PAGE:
Can processor competition offset European pressure

By Laurie Walker

Total Australian milk production for February was up 2.4 per cent, putting the 2017–2018 season 3.4 per cent ahead on a year-to-date basis.

The growth continues to come from the southern, export oriented regions of South Australia, Victoria and Tasmania, whilst drinking milk states such as NSW and Western Australia are flat.

Queensland is down significantly on a year-to-date basis (-6.0 per cent).

Within the southern regions, Western Victoria had shown the weakest growth, down 3.2 per cent for February and just 0.2 per cent ahead on a year-to-date basis.

Whilst it is still too early to assess the effects of the devastating March bush fires across Western Victoria, the loss of property and stock, as well as disruption caused, will significantly affect March production.

Despite natural disasters, growth in milk production volumes is broadly in line with Dairy Australia’s forecasts, putting Australia on track for total production of around 9.1 to 9.2 billion litres.

However, whilst a modest recovery on 2016–2017 production (9.015b litres), this still represents a significant decline on 2015–2016 volumes (9.681b litres).

Compounded by manufacturers’ investments in capacity across southern Australia and global commodity price fluctuations, these lower volumes have forced many processors to make significant changes in milk utilisation to optimise returns.

Australian manufacturers have been changing their product mix away from butter/SMP manufacturing streams in favour of cheese and WMP, due to the better total returns offered by these streams.

Total returns from SMP/butter stream have fallen further in the last few months, with Dairy Australia’s Spot Price Report showing a decline in butter prices from around US$6100 at the beginning of 2017–2018 to around US$5400 now.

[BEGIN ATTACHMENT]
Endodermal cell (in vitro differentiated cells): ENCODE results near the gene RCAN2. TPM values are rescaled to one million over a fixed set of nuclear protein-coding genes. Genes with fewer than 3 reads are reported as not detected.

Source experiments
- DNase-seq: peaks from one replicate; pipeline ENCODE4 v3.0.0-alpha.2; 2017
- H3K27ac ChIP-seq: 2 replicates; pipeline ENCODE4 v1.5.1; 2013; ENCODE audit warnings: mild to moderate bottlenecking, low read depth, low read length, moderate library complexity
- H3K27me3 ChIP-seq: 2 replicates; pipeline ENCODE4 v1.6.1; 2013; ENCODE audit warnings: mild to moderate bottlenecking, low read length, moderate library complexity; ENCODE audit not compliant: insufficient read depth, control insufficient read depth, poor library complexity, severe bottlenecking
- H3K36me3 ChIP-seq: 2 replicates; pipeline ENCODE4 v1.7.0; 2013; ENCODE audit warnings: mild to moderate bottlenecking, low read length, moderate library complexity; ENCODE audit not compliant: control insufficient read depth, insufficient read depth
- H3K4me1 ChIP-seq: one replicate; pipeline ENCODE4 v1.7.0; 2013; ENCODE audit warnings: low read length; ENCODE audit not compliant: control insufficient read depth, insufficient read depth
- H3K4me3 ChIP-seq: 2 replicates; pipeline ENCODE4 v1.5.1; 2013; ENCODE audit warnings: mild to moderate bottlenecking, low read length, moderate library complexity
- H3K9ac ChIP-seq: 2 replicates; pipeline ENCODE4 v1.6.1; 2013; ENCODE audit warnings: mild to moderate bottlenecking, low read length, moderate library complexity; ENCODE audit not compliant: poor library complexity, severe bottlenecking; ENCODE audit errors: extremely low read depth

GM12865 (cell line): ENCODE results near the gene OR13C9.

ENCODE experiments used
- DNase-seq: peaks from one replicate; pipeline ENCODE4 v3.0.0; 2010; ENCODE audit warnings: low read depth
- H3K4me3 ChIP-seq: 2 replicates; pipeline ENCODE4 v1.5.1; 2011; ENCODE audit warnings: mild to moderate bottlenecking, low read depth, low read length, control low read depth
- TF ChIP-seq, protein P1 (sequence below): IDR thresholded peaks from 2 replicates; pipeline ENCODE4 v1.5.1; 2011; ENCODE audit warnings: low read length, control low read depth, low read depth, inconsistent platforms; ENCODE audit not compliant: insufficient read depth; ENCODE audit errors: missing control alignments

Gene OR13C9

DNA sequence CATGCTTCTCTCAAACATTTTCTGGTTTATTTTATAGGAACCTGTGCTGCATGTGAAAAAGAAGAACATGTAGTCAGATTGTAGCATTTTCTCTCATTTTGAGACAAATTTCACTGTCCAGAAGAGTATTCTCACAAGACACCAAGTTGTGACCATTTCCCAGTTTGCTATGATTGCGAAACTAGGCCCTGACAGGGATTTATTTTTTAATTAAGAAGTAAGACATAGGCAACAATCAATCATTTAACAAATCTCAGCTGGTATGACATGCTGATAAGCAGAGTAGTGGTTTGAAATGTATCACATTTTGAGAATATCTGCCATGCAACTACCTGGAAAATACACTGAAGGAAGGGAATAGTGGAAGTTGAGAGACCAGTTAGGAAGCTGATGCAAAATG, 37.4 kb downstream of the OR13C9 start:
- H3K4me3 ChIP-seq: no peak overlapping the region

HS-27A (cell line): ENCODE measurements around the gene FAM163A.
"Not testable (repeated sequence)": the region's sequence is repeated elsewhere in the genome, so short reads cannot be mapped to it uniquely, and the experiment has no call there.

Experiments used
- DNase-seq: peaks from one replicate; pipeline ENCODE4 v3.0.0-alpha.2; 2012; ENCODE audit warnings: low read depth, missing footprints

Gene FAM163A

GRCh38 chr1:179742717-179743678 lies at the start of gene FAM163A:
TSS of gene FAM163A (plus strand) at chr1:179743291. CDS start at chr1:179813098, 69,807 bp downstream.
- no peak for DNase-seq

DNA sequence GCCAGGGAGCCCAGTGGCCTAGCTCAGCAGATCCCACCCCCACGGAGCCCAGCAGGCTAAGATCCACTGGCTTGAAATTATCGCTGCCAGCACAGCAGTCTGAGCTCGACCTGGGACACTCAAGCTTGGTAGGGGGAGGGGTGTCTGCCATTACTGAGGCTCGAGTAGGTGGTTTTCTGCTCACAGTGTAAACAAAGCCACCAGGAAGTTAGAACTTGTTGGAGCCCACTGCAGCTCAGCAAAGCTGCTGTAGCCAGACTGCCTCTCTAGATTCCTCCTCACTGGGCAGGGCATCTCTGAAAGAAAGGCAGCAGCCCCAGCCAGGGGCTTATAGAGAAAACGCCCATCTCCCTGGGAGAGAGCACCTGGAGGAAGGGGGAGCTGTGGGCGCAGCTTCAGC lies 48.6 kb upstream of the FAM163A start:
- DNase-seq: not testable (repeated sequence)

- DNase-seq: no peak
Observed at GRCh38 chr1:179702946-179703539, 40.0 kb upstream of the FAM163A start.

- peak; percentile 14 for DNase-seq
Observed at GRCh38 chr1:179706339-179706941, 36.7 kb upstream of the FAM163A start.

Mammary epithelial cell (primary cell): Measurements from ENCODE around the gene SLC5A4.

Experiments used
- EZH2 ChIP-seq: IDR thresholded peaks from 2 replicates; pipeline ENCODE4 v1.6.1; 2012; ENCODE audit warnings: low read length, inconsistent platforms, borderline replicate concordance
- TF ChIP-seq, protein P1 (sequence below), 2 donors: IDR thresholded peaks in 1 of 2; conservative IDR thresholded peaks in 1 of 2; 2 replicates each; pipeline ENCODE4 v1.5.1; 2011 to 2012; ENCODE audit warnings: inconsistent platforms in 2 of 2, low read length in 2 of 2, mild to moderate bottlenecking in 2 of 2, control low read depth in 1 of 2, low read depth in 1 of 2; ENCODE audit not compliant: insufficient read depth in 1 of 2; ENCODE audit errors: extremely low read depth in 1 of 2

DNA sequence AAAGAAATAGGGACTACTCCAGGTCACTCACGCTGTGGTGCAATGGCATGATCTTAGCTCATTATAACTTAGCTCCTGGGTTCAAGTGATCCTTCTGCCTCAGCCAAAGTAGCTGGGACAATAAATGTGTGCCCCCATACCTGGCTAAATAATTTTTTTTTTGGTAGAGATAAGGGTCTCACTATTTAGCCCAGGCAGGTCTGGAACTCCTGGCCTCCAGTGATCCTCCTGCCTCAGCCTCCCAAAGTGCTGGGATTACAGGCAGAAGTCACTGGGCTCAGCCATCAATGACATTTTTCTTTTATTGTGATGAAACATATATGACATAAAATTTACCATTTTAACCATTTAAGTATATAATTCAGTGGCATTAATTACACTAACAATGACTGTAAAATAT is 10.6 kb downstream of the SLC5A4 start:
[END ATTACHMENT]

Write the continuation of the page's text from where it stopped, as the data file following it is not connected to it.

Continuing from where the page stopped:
Australian SMP production to January has fallen 23 per cent year-to-date, to 130 000 tonnes.

Over the same period Australian WMP production has increased 34 per cent to almost 55 000 tonnes, while production of cheddar, cream and mozzarella cheese varieties are up by 8 per cent, 6 per cent and 5 per cent respectively.

Lower Australian butter production also goes some way to explaining increased Australian imports of butter.

So far Australia has manufactured around 39 000 tonnes of butter (-16 per cent), and imported around 16 000 tonnes (+8 per cent), while exports of butter stand at just 5500 tonnes.

It should be noted that this decline in butter production followed a 15 per cent fall over the same period to January last year.

In the face of strong ongoing consumer demand for butter, and season-on-season declines in butter production, it seems likely that the trend of growing Australian butter imports will continue into the 2018–2019 season.

Heading into the 2018–2019 season, there is concern about the amount of milk coming out of Europe.

Although severe storms and blizzards appear to have reportedly affected March production, January EU Milk collections are estimated to be up +3 per cent-4 per cent year-to-date (using an Australian season for ease of comparison) as the northern hemisphere heads into its spring flush.

Most of this extra production will have to be exported beyond Europe’s customary markets.

Middle Eastern demand remains subdued and Russia is still closed, forcing the EU to expand its presence in East and Southeast Asia, traditionally Australia’s main markets.

As in Australia, European processors have reportedly been favouring WMP and cheese to SMP/butter production, meaning Australia is likely to see more competition in our major export markets for cheese, which is the single biggest use of Australian milk.

EU milk production generally peaks in May, meaning the effect of increased EU milk production will likely make itself felt early in the 2018–2019 season.

The global supply outlook might suggest processors lead with a more conservative opening price, leaving room for potential step-ups.

However, faced with a changed industry landscape and the need to secure (or more ambitiously, grow) supply, processors will have to position themselves competitively.

How these new industry dynamics will play out, and whether they can offset weaker international prices at the farmgate, remain to be seen.

• Laurie Walker is an industry analyst with Dairy Australia.